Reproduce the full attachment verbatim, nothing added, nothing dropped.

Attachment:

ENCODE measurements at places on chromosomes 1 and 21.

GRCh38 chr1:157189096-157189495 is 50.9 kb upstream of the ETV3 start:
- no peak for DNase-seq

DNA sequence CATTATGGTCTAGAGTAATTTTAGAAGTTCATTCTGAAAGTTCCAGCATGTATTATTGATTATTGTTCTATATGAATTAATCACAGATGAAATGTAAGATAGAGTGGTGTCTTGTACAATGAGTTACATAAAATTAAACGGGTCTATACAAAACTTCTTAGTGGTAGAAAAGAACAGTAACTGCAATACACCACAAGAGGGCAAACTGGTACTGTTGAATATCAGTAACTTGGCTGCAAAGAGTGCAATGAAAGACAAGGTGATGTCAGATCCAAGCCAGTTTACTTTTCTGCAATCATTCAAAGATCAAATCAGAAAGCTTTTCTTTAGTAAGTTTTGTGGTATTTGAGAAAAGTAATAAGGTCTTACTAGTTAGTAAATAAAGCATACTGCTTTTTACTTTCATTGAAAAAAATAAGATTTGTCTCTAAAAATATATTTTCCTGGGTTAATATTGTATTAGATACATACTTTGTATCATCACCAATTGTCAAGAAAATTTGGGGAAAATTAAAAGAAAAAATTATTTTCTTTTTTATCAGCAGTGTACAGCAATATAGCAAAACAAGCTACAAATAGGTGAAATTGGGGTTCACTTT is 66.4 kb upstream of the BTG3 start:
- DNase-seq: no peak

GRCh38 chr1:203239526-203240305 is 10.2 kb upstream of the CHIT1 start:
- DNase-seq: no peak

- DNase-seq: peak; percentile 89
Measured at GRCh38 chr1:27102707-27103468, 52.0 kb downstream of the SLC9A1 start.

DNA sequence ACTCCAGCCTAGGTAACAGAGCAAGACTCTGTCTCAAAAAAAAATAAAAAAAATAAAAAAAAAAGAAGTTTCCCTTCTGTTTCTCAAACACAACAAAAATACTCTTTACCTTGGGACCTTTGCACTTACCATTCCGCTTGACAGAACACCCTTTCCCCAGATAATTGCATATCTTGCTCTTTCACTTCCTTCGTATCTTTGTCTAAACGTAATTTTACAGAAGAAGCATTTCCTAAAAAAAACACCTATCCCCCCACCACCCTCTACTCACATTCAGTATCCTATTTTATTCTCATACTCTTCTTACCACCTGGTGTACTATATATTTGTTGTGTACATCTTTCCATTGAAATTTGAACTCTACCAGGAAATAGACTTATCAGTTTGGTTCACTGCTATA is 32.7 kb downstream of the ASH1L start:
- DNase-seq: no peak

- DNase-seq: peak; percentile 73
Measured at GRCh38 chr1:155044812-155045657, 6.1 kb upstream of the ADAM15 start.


ENCODE measurements at places on chromosomes 1 and 21.

GRCh38 chr1:157189096-157189495 is 50.9 kb upstream of the ETV3 start:
- no peak for DNase-seq

DNA sequence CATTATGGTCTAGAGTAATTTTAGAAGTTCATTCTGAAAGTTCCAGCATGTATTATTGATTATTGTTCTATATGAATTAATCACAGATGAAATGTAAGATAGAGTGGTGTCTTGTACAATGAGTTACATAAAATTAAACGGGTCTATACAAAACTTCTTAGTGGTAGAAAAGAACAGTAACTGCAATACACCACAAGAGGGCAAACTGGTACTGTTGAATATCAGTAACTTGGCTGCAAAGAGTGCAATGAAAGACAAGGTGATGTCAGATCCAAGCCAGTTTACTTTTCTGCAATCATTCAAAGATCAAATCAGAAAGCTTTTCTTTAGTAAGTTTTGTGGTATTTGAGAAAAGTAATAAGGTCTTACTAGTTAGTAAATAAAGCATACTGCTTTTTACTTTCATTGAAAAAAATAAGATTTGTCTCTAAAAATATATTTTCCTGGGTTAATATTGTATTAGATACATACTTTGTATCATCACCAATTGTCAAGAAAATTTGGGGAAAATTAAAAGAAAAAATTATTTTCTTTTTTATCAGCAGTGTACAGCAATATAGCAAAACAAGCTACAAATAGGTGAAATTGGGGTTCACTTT is 66.4 kb upstream of the BTG3 start:
- DNase-seq: no peak

GRCh38 chr1:203239526-203240305 is 10.2 kb upstream of the CHIT1 start:
- DNase-seq: no peak

- DNase-seq: peak; percentile 89
Measured at GRCh38 chr1:27102707-27103468, 52.0 kb downstream of the SLC9A1 start.

DNA sequence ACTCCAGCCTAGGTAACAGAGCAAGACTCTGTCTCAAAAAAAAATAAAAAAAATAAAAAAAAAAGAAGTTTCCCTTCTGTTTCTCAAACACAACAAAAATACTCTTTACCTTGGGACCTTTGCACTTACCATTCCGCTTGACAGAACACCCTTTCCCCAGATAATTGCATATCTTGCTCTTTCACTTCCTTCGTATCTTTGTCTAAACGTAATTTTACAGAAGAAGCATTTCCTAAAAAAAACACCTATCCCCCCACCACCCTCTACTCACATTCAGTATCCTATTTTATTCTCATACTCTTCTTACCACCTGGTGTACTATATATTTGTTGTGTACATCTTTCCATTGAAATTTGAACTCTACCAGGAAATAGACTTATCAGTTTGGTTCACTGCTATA is 32.7 kb downstream of the ASH1L start:
- DNase-seq: no peak

- DNase-seq: peak; percentile 73
Measured at GRCh38 chr1:155044812-155045657, 6.1 kb upstream of the ADAM15 start.